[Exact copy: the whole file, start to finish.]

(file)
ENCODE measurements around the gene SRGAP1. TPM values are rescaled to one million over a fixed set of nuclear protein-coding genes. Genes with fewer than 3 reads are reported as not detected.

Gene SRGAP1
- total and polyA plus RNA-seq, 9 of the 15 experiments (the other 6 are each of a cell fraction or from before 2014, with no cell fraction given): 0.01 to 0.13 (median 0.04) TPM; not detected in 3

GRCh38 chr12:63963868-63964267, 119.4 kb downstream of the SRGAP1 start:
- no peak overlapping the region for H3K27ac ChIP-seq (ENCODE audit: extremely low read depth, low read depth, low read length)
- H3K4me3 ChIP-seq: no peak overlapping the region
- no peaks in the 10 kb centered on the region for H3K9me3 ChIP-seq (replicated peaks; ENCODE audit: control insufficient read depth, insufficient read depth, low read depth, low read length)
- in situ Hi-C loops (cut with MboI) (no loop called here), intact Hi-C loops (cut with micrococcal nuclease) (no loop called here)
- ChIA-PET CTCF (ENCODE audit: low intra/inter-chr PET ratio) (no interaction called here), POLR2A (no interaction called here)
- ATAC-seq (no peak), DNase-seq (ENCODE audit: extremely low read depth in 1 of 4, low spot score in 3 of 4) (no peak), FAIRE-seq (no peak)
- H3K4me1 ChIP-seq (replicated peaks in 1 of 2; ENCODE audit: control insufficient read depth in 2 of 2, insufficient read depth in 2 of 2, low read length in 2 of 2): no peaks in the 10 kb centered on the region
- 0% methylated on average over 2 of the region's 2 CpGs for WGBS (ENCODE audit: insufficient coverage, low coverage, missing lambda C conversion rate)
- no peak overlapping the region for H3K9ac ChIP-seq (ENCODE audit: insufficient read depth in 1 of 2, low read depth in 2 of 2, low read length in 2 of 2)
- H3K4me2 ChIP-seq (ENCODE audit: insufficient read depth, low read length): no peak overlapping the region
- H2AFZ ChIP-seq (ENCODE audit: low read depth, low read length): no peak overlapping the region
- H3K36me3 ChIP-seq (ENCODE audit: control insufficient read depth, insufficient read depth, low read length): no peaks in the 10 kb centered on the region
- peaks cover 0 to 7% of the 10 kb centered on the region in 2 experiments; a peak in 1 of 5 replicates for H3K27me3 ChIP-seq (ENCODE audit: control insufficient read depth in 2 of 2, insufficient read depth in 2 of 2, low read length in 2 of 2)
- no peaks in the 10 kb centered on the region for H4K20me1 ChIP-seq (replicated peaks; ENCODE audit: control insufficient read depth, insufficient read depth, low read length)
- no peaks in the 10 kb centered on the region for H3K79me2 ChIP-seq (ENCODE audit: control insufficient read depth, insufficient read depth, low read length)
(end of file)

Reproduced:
ENCODE measurements around the gene SRGAP1. TPM values are rescaled to one million over a fixed set of nuclear protein-coding genes. Genes with fewer than 3 reads are reported as not detected.

Gene SRGAP1
- total and polyA plus RNA-seq, 9 of the 15 experiments (the other 6 are each of a cell fraction or from before 2014, with no cell fraction given): 0.01 to 0.13 (median 0.04) TPM; not detected in 3

GRCh38 chr12:63963868-63964267, 119.4 kb downstream of the SRGAP1 start:
- no peak overlapping the region for H3K27ac ChIP-seq (ENCODE audit: extremely low read depth, low read depth, low read length)
- H3K4me3 ChIP-seq: no peak overlapping the region
- no peaks in the 10 kb centered on the region for H3K9me3 ChIP-seq (replicated peaks; ENCODE audit: control insufficient read depth, insufficient read depth, low read depth, low read length)
- in situ Hi-C loops (cut with MboI) (no loop called here), intact Hi-C loops (cut with micrococcal nuclease) (no loop called here)
- ChIA-PET CTCF (ENCODE audit: low intra/inter-chr PET ratio) (no interaction called here), POLR2A (no interaction called here)
- ATAC-seq (no peak), DNase-seq (ENCODE audit: extremely low read depth in 1 of 4, low spot score in 3 of 4) (no peak), FAIRE-seq (no peak)
- H3K4me1 ChIP-seq (replicated peaks in 1 of 2; ENCODE audit: control insufficient read depth in 2 of 2, insufficient read depth in 2 of 2, low read length in 2 of 2): no peaks in the 10 kb centered on the region
- 0% methylated on average over 2 of the region's 2 CpGs for WGBS (ENCODE audit: insufficient coverage, low coverage, missing lambda C conversion rate)
- no peak overlapping the region for H3K9ac ChIP-seq (ENCODE audit: insufficient read depth in 1 of 2, low read depth in 2 of 2, low read length in 2 of 2)
- H3K4me2 ChIP-seq (ENCODE audit: insufficient read depth, low read length): no peak overlapping the region
- H2AFZ ChIP-seq (ENCODE audit: low read depth, low read length): no peak overlapping the region
- H3K36me3 ChIP-seq (ENCODE audit: control insufficient read depth, insufficient read depth, low read length): no peaks in the 10 kb centered on the region
- peaks cover 0 to 7% of the 10 kb centered on the region in 2 experiments; a peak in 1 of 5 replicates for H3K27me3 ChIP-seq (ENCODE audit: control insufficient read depth in 2 of 2, insufficient read depth in 2 of 2, low read length in 2 of 2)
- no peaks in the 10 kb centered on the region for H4K20me1 ChIP-seq (replicated peaks; ENCODE audit: control insufficient read depth, insufficient read depth, low read length)
- no peaks in the 10 kb centered on the region for H3K79me2 ChIP-seq (ENCODE audit: control insufficient read depth, insufficient read depth, low read length)